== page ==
Yankee Plus Dec 2015
TABLE OF CONTENTS
Total Time: 15
The word sherbet comes from the Arabic sharab or sharbat, a cold, sweetened drink usually made with fruit juice. Over time, the cold fruit juices were frozen into fruit desserts. Sherbets probably reached their peak of popularity in this country from the 1950s to the 1970s when Howard Johnson's orange sherbet was its signature dessert. Today, sorbets, made with only fruit and sugar, are more popular, whereas sherbets, which contain a small amount of milk or cream, have declined.
But this recipe for lemon sherbet--submitted by reader Irmarie Jones, who received it from her mother-in-law in the 1950s--will hopefully change that. It manages to be simultaneously rich, creamy, zingy, and light, all while taking less than 15 minutes to prepare. Given the amount of cream in the recipe, it probably qualifies as more of an ice cream than a sherbet, but its texture isn't quite the same. Really, it's in a class of its own.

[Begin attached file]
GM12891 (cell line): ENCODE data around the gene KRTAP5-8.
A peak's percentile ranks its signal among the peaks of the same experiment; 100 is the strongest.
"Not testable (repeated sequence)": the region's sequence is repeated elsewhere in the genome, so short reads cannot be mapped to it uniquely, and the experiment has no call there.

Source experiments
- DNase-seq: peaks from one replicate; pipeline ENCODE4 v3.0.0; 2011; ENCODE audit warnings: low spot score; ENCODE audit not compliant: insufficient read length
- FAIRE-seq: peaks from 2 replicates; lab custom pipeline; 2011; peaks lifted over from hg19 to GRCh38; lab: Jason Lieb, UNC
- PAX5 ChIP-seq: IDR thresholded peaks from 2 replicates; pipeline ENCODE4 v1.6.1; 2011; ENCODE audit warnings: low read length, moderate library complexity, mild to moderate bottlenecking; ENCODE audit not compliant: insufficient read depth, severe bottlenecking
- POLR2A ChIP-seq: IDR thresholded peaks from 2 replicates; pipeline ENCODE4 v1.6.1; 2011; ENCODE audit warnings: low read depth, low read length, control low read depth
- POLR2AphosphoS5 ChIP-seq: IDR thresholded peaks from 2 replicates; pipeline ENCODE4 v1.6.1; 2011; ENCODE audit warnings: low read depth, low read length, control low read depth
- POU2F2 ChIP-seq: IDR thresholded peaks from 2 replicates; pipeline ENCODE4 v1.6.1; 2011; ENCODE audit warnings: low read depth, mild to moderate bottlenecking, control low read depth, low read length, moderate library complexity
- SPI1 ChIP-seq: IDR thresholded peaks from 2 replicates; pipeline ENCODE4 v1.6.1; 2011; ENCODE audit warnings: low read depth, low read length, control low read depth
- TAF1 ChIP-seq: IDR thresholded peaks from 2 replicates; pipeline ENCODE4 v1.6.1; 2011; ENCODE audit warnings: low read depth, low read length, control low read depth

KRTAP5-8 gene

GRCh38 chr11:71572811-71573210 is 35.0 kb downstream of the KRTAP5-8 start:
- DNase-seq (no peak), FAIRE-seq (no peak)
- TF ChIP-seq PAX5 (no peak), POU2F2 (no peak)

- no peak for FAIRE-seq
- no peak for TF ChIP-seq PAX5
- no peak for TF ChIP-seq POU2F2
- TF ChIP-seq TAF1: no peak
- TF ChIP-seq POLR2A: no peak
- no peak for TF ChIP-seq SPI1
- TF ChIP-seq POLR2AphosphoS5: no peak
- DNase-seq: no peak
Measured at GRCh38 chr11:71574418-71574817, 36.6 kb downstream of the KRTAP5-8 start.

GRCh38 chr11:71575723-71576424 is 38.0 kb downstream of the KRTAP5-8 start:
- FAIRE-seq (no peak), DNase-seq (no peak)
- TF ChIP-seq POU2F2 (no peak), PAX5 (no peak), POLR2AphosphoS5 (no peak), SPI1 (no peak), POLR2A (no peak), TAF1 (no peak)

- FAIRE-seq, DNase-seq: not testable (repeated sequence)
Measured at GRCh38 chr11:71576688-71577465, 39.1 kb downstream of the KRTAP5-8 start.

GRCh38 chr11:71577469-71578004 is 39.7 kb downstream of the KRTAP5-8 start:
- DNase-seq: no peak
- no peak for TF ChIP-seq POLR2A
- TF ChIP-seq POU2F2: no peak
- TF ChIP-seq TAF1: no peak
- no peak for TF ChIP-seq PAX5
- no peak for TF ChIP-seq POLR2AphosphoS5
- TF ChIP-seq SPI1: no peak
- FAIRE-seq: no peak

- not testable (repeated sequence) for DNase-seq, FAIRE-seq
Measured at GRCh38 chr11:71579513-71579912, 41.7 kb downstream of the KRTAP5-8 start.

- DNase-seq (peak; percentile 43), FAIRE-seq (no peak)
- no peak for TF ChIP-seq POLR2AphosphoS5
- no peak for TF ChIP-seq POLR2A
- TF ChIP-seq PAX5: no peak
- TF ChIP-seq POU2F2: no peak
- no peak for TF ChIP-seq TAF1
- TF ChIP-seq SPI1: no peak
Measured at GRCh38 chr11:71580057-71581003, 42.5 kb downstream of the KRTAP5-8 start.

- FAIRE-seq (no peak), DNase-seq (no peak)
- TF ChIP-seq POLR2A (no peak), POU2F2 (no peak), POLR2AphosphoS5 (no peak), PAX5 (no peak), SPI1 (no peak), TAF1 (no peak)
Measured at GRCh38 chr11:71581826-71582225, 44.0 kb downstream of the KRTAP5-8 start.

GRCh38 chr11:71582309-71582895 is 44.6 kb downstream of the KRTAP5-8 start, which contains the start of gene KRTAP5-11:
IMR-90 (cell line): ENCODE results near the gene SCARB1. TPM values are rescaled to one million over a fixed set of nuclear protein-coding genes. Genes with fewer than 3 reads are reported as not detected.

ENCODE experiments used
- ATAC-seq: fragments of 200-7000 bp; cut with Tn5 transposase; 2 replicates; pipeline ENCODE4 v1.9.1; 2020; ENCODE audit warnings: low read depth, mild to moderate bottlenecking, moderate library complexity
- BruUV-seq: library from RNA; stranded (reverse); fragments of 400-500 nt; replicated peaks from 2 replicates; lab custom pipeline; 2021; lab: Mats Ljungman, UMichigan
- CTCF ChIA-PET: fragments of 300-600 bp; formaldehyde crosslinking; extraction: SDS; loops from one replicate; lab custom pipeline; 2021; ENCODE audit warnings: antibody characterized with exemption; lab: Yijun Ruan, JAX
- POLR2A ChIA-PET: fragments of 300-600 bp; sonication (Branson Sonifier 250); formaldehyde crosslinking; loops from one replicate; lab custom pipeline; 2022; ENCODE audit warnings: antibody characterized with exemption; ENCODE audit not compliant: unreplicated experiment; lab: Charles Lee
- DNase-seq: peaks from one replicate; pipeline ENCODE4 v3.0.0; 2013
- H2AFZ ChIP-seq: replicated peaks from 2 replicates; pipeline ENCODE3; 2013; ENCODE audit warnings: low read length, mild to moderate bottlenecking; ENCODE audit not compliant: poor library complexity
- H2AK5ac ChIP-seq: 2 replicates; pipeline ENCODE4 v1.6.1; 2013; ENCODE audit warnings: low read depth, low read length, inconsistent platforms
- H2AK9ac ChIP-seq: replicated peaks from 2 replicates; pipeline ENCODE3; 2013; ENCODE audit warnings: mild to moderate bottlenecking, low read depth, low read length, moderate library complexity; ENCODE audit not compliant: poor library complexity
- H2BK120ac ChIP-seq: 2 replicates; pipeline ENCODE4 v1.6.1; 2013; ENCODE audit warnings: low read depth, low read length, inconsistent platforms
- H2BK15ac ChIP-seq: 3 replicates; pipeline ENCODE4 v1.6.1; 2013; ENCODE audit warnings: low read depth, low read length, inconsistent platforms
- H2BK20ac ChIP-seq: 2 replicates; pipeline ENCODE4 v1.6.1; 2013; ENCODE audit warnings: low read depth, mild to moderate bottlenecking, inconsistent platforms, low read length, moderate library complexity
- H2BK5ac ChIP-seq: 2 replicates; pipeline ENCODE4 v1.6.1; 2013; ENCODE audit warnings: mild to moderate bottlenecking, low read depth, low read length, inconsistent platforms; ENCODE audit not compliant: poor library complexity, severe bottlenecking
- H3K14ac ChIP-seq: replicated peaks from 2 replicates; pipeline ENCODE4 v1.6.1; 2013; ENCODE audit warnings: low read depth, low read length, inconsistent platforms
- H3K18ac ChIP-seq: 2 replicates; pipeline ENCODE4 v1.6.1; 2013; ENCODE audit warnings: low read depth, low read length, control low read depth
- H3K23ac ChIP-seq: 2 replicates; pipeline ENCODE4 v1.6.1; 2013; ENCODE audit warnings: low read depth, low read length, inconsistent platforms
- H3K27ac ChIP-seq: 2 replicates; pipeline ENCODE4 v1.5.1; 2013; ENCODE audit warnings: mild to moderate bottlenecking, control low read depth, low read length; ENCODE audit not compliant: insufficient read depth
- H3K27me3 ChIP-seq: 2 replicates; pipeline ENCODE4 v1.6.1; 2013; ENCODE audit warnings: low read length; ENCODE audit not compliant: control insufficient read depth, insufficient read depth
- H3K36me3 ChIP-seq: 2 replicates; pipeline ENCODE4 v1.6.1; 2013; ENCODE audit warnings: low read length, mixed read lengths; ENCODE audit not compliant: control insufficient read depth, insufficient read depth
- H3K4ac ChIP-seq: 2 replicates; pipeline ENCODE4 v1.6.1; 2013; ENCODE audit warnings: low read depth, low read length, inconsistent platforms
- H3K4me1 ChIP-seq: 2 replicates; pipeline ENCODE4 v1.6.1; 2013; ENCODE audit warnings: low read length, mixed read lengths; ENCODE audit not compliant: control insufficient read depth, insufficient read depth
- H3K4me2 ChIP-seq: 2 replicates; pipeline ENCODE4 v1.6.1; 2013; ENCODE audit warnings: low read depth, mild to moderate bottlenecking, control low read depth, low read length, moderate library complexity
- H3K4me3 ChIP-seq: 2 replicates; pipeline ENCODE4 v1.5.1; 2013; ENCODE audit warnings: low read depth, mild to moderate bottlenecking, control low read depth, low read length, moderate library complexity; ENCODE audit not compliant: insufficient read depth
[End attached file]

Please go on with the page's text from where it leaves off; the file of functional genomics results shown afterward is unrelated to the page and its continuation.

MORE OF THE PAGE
Note: You can make this recipe by simply freezing the mixture in a glass or plastic container, but you'll get the smoothest texture if you prepare it in an ice cream maker.
Login to add to your Recipe Box
Upload Your Photo
- Juice of 2 large lemons
- 1-1/2 cups granulated sugar
- 1-1/2 cups milk
- 1 cup heavy cream